Business

WB survey reveals transaction costs high for informal traders

KELLY NJOMBO, Lusaka
A SURVEY by World Bank has revealed that small-scale traders in Africa are being subjected to higher cost of transactions at border posts than the formal ones, making business uncompetitive.
The World Bank is in the process of formulating a charter for cross border traders to improve informal trade in some agricultural produce such as maize, rice and beans.
The bank undertook a survey on the border between Malawi and Zambia to establish how Africa can attract informal trade.
This is contained in a statement availed to the Daily Mail in Lusaka recently.
“Currently, the costs of cross border transactions remain expensive for small-scale traders in Africa. In a review of Zambia and Malawi border posts, costs were on average 62 percent more expensive for small-scale traders than for formal sector traders.
“This, however, is less than the additional costs faced by small-scale traders if they trade formally, and these are estimated to be 125 percent higher than for large-scale traders,” the statement reads.
The report emphasises the importance of informal cross border trade flows which also substantially contributes to the development of the economy.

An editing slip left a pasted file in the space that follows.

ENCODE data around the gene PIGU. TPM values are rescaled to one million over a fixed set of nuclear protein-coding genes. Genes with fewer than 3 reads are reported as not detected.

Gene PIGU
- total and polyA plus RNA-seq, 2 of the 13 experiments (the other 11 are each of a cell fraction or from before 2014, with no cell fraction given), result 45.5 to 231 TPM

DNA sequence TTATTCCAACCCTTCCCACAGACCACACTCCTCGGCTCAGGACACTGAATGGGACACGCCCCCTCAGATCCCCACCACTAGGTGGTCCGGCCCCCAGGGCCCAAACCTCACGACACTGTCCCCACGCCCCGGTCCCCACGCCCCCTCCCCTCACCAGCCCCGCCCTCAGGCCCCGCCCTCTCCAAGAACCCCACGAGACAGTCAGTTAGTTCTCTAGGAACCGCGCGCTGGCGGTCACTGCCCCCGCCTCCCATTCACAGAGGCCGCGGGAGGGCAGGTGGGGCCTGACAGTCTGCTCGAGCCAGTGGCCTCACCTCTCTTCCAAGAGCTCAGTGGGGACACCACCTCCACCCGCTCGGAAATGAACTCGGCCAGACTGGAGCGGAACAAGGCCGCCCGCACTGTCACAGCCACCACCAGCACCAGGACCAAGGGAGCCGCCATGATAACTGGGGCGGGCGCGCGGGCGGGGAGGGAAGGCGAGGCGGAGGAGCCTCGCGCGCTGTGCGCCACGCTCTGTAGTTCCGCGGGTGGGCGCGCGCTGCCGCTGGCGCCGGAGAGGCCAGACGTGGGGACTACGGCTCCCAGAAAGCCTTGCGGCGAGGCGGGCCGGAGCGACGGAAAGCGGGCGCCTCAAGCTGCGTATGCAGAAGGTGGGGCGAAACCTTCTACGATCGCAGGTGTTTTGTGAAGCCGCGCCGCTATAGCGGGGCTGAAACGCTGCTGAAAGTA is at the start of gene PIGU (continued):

On the setting up of the charter, the World Bank notes that it will enshrine rights and obligations of both traders and officials after the charter is established.
The charter will also seek to build on the current departmental guidelines by introducing a credible complaint mechanism using toll-free phone lines and an effective performance measurement system.
Some of the factors highlighted as contributing to increasing the cost of trade transactions include high custom duties and taxes, time consuming and inefficient border procedures.
Others are trader registration and tax identification requirements.
Others include the centralisations of administration of import and export licences and the arbitrary application of rules.
A survey conducted on the border between Malawi and Zambia revealed that it costs about 62 percent more for small-scale traders than for formal traders.
According to a statement availed to the Daily Mail in Lusaka recently, the World Bank will come up a charter for cross border traders to improve informal trade in maize, rice and beans.
The charter would enshrine rights and obligations of both traders and officials.
It says the charter will also seek to build on the current departmental guidelines by introducing a credible complaint mechanism using toll-free phone lines and an effective performance measurement system.

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